It shocked everyone at the time, but Trump’s agreement with Democrats to kick must-pass legislation down the road just maintained the status quo a while longer.
Now that the hysteria has faded a bit over Donald Trump’s acceptance of a proposal from congressional Democrats to tie short-term extensions of appropriations and the debt limit to hurricane relief-and-recovery funding, it’s a good time to reassess what actually happened. And despite wildly overwritten assessments of Trump becoming a moderate or a Democrat or a moderate Democrat, it is important to understand that all the deal really did was to delay a completely manufactured crisis until December. And it in no way disturbed the underlying reality, which has now been in place since 2010: Absent virtual intra-party unanimity, neither party has the power to completely impose its will on the opposition.
The debt-limit extension will be no less of a “must-pass” bill in December than it was this month, even if it does continue to provide House conservatives and Democrats the opportunity to make demands that in the end will probably cancel each other out. Similarly, a government shutdown won’t suddenly make any more sense prior to the new year than it did prior to the Fiscal New Year.
Indeed, other than its exacerbation of existing intra-GOP tensions, the most interesting thing about the Trump/Democratic agreement is the very different assumptions it exposed in how the next big item on the GOP agenda proceeds: the tax bill. The White House thinks getting all the contrived debt/funding fights temporarily out of the way will make it easier to get going on tax legislation before October. Congressional Republicans fear that Trump is creating a year-end disaster in which tax legislation gets hopelessly snarled with debt and appropriations negotiations.
The idea that time is the main obstacle to accomplishing tax legislation, rather than substantive disagreements and procedural complications, is dubious at best. The number of questions surrounding the long-awaited tax bill isn’t shrinking. We still don’t know if we’re looking at a “tax reform” bill with revenue offsets for tax cuts, or a big package of offsetting tax and spending cuts. And we don’t know if or to what extent legislation once attached to the failed health-care bill might be rolled over into the new effort. Notwithstanding the short-term fiscal deal, there’s no reason to think Republicans and Democrats are close enough on basic tax principles to make any kind of bipartisan bill even remotely possible. And as with the health-care bill, that means the only option Republicans have is to use the budget process to “set up” a tax bill that can get through the Senate with 50 votes.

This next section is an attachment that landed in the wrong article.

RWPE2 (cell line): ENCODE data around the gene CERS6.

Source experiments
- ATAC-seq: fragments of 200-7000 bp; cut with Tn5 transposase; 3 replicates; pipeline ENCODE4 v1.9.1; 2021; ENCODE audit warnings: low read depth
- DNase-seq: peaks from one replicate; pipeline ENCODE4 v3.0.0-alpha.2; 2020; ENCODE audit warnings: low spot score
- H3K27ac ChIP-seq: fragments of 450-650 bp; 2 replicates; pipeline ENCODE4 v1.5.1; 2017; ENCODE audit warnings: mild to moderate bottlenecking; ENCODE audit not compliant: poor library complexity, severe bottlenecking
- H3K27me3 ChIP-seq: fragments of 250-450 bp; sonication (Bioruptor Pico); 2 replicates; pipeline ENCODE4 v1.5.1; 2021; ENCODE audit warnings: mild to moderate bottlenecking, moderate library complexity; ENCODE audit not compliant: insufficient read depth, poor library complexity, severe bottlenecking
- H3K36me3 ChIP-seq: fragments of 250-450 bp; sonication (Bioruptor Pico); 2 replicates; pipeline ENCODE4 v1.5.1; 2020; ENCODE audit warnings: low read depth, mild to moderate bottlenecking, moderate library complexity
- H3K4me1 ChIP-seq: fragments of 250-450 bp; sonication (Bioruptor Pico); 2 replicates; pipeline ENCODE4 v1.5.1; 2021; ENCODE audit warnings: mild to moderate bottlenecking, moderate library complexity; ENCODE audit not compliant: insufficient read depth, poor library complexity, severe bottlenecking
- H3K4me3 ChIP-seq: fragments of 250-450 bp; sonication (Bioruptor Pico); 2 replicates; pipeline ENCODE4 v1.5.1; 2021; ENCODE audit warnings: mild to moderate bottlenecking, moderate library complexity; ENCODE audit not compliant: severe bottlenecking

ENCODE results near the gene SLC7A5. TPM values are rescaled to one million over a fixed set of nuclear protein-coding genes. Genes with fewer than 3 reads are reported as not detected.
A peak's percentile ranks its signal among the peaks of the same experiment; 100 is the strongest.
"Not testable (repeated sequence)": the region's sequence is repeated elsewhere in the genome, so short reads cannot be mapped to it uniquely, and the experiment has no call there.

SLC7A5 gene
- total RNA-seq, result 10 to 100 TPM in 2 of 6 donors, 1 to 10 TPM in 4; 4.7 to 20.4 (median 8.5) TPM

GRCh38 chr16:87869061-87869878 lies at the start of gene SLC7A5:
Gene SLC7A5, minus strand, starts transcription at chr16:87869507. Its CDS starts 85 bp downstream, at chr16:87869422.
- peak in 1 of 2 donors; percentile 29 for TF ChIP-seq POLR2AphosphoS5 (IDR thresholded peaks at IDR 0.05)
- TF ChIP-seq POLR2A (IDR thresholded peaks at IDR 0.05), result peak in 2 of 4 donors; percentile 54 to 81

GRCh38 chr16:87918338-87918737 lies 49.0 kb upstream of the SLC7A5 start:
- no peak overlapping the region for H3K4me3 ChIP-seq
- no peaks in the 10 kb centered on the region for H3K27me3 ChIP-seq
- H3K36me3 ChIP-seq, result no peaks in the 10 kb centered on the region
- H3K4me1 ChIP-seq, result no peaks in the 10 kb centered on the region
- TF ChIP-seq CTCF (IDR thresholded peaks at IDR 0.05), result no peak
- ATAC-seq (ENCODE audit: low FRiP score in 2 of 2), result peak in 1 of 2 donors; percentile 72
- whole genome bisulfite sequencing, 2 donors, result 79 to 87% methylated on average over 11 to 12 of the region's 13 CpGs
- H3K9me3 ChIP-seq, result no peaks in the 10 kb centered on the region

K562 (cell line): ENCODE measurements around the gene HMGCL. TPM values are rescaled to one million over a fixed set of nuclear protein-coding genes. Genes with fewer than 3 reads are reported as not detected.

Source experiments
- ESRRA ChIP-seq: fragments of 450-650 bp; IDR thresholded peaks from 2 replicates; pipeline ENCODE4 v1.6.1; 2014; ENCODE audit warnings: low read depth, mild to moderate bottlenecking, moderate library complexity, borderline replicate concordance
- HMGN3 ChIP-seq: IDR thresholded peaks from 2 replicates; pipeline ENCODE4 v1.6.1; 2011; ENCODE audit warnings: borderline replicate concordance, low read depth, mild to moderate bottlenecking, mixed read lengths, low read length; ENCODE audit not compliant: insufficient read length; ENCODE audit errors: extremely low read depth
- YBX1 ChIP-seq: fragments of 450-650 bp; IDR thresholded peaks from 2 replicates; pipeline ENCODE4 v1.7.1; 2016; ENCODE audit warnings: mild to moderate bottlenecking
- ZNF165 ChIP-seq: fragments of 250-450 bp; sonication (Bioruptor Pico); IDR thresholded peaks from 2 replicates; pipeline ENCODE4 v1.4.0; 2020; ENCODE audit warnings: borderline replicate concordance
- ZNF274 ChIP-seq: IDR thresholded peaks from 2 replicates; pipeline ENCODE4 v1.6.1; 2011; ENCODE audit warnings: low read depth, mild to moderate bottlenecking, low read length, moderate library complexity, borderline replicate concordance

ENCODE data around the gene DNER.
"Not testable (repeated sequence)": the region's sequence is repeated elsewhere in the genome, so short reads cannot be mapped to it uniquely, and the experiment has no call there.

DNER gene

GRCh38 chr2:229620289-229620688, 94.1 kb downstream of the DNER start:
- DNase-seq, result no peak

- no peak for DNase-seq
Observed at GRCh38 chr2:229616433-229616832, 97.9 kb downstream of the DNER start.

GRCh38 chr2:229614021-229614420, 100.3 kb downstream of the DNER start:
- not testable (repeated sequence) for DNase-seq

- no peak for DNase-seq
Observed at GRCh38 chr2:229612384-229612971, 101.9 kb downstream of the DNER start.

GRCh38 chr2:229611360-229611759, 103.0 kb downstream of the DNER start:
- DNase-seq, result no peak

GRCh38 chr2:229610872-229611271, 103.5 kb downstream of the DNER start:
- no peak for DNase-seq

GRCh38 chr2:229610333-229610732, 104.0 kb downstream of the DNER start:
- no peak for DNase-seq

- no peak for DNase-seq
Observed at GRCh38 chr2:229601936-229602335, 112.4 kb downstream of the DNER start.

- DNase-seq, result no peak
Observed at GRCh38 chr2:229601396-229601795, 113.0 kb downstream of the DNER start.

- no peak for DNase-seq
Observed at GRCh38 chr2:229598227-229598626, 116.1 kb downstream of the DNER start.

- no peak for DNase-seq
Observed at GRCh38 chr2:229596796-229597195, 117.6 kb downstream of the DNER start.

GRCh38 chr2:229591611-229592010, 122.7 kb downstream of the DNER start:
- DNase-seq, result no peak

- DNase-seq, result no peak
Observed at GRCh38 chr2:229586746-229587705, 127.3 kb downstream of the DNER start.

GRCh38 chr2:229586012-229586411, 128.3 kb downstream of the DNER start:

Once again, Republicans are facing big internal fights over the budget deficit and whether it even matters; over the extent to which the simple goal of giving businesses and wealthy individuals tax “relief” will be complicated by spending-cut obsessions or the perceived need to cut middle-class taxpayers in on the deal; and over demands from right-to-lifers and nativists and other powerful GOP constituencies that their various pet causes get tossed into the stew.
More “time” for tax legislation doesn’t remove any of these intra-party conflicts. And indeed, passage of a “clean” debt limit and appropriations bill last week takes away a potential vehicle for many special-interest legislative priorities that may now seek shelter in the budget/tax bill.
From a larger perspective, 2017 continues to show that even a GOP trifecta giving Republicans control of both the Executive and Legislative branches doesn’t necessarily change the fundamental gridlock in Washington. Without 60 Senate votes or the willingness to kill the legislative filibuster, the GOP must cram as much of its agenda as possible into budget bills that won’t accommodate everything and that only allow for two intra-party defections. That puts them ultimately in the same boat as the Democrats of the Obama presidency — at least after the loss of a Senate seat in 2010 denied them 60 votes.
So from just about any point of view, Trump’s fiscal deal with congressional Democrats didn’t change a whole lot. An entirely separate question is how long the two parties can continue to reach these short-term deals and kick the fiscal can down the road without frustrated ideologues — particularly on the right, with its pent-up demands to roll back many decades of progressive accomplishments — exploding. All we know is that each approaching “train wreck” somehow keeps being avoided.